No to MCAS Futenma – Kadena AB merger
MCAS Futenma, Okinawa, Japan
[Breitbart] “The United States said Thursday it cannot support the idea of transferring the U.S. Marine Corps’ Futemma Air Station in Japan’s Okinawa Prefecture to the nearby U.S. Kadena Air Base due to operational difficulties.
“Operationally, it is unworkable,” Pentagon spokesman Geoff Morrell said. “And so you cannot consolidate the Air Force operations, the Marine Corps operations onto that facility and do all the things that we need to do to provide for the defense of Japan.” “So that is not a suitable replacement for Futemma,” he said.
Noting the United States has weighed the Futemma-Kadena merger option before, Morrell said the conclusion was that “it simply does not work.”
“The only replacement that works is the one that’s been agreed to by both of our governments, that’s been built over the last 15 years, and that’s Camp Schwab,” he said. “And that’s where we are focusing our efforts, and we hope the Japanese government will, as well.” Click here for more.
The top commander of US Forces Japan, Lt. Gen. Edward Rice, cited difficulties with the plan from the viewpoint of military operations. He said it would be difficult to transfer U.S. Marine Corps Air Station Futenma in Okinawa to nearby U.S. Kadena Air Base. Source.
USMC felt that the plan was feasible:
The Marine Corps responded positively to a 1996 Japanese proposal to integrate the Marines’ Futenma Air Station into the Air Force’s Kadena Air Base before the Air Force opposed it, according to a U.S. document declassified Thursday.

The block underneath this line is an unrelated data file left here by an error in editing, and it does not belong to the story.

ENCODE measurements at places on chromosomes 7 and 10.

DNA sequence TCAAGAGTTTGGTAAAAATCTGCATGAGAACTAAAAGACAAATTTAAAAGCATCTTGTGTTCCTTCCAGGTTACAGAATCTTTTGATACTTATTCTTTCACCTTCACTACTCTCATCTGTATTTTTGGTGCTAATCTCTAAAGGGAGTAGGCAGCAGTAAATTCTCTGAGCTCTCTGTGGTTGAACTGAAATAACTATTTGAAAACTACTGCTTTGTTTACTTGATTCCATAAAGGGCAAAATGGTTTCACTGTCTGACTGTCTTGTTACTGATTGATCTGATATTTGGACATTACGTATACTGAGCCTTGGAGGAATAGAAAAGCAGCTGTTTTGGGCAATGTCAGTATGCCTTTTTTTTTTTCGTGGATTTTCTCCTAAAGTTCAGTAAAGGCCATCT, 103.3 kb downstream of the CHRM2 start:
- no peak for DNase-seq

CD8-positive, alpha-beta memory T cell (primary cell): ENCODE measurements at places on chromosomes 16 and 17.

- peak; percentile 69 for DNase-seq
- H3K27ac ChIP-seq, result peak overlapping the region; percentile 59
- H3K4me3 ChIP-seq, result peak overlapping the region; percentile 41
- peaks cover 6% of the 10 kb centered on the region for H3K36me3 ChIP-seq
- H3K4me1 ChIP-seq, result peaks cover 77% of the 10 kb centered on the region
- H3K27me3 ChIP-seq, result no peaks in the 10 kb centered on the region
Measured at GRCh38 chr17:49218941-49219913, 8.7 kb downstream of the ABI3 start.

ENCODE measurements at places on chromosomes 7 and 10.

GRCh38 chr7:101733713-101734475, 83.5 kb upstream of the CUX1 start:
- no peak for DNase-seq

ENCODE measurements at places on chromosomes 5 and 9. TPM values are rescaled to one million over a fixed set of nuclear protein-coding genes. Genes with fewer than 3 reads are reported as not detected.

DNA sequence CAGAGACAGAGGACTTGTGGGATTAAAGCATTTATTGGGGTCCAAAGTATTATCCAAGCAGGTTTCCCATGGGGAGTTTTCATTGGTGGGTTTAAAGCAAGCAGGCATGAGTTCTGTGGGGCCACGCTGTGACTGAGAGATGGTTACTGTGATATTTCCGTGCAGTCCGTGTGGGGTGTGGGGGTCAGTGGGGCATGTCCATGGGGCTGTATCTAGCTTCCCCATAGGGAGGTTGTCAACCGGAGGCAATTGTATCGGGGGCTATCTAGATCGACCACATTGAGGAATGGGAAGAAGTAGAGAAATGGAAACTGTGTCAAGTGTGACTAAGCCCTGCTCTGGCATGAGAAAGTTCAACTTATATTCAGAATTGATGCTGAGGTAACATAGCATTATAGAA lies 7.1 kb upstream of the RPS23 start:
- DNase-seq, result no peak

The Marines called the proposal feasible, but U.S. Forces Japan as a whole did not endorse it after the Air Force opposed it, saying such integration would hamper its operational activities in the event of a contingency, according to the document compiled by U.S. Forces Japan.
In the document, a copy of which was obtained by Kyodo News, the Marine Corps argued that the integration of Futenma’s helicopter functions with Kadena is possible and that problems can be solved through a review of troop deployment at Kadena, expansion of aircraft parking space at Kadena, and use of Naha airport in times of emergency.
The Air Force, meanwhile, argued that such integration would hamper its operational activities in the event of a contingency and sharply reduce its mission potential, according to the document.
The document says that in conclusion, overall U.S. Forces Japan would not recommend an integration of Futenma with Kadena, citing political effects from a boost in force strength at Kadena and a decline in operational capabilities in emergencies.
The declassified document, dated July 26, 1996, makes a technical analysis of the impacts on U.S. forces’ operations from Futenma’s integration with Kadena. It rules out making any changes to force strength at Kadena.
The document discusses the feasibility of the plan, mentioning the use of Naha airport, an airfield in Okinawa used by civilian airlines and Japan’s Self-Defense Forces, and a relocation of U.S. military planes at Kadena base to SDF bases in Japan’s southernmost main island of Kyushu, as a congestion-reduction measure at Kadena in the event of a contingency.
It also refers to a possible relocation of U.S. forces’ functions from Okinawa to Japan’s main islands. Source